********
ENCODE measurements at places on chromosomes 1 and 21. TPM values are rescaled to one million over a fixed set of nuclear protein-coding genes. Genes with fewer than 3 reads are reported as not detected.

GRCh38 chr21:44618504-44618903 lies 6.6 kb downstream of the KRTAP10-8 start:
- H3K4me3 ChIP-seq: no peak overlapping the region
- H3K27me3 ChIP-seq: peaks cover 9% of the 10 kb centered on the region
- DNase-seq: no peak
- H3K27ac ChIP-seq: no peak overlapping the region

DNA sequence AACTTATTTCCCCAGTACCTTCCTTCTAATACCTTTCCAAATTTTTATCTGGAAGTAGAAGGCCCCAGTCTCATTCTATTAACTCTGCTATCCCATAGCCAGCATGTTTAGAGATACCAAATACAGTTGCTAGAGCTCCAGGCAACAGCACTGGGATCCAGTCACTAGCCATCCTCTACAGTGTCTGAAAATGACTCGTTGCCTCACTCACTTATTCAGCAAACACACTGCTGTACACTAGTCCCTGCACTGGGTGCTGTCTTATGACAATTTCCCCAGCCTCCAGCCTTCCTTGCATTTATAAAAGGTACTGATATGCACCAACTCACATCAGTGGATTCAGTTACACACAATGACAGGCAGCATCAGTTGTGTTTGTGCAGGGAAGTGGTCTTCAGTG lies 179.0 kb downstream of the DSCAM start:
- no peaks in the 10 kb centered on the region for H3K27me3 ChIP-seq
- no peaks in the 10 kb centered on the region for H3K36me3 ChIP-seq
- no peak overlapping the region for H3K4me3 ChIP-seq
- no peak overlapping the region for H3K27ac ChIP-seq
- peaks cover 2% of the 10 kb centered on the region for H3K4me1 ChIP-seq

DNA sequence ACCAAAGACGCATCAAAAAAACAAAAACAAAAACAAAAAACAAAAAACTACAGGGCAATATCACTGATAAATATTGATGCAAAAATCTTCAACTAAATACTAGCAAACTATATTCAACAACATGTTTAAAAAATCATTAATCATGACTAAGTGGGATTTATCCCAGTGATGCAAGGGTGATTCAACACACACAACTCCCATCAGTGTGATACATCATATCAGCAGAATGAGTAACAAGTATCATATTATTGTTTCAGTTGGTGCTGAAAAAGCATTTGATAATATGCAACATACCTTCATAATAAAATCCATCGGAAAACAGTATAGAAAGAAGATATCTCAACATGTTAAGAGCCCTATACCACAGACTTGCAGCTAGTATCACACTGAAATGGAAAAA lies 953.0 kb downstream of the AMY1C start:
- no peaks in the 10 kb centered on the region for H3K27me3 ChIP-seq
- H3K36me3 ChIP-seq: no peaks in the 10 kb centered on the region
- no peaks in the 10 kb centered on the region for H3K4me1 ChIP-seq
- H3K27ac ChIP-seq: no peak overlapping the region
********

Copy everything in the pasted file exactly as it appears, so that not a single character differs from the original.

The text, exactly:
ENCODE measurements at places on chromosomes 1 and 21. TPM values are rescaled to one million over a fixed set of nuclear protein-coding genes. Genes with fewer than 3 reads are reported as not detected.

GRCh38 chr21:44618504-44618903 lies 6.6 kb downstream of the KRTAP10-8 start:
- H3K4me3 ChIP-seq: no peak overlapping the region
- H3K27me3 ChIP-seq: peaks cover 9% of the 10 kb centered on the region
- DNase-seq: no peak
- H3K27ac ChIP-seq: no peak overlapping the region

DNA sequence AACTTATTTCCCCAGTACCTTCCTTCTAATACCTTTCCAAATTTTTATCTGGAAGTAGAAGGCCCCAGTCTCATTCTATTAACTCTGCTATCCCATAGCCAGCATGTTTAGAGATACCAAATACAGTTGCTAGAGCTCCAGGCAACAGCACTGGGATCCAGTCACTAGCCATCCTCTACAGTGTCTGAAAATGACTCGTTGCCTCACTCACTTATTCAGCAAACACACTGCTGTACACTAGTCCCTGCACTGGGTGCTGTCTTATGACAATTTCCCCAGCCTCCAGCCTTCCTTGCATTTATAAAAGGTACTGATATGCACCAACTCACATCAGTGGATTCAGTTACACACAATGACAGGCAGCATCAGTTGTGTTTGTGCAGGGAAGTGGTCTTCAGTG lies 179.0 kb downstream of the DSCAM start:
- no peaks in the 10 kb centered on the region for H3K27me3 ChIP-seq
- no peaks in the 10 kb centered on the region for H3K36me3 ChIP-seq
- no peak overlapping the region for H3K4me3 ChIP-seq
- no peak overlapping the region for H3K27ac ChIP-seq
- peaks cover 2% of the 10 kb centered on the region for H3K4me1 ChIP-seq

DNA sequence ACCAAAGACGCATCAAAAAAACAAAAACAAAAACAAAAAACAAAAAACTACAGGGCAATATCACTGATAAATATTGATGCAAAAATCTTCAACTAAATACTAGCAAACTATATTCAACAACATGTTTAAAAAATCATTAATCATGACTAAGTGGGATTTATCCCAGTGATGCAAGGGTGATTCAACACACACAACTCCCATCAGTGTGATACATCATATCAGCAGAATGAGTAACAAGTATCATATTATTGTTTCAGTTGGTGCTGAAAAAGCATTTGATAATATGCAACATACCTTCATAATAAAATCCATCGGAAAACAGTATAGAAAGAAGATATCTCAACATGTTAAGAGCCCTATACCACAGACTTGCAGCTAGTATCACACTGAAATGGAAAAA lies 953.0 kb downstream of the AMY1C start:
- no peaks in the 10 kb centered on the region for H3K27me3 ChIP-seq
- H3K36me3 ChIP-seq: no peaks in the 10 kb centered on the region
- no peaks in the 10 kb centered on the region for H3K4me1 ChIP-seq
- H3K27ac ChIP-seq: no peak overlapping the region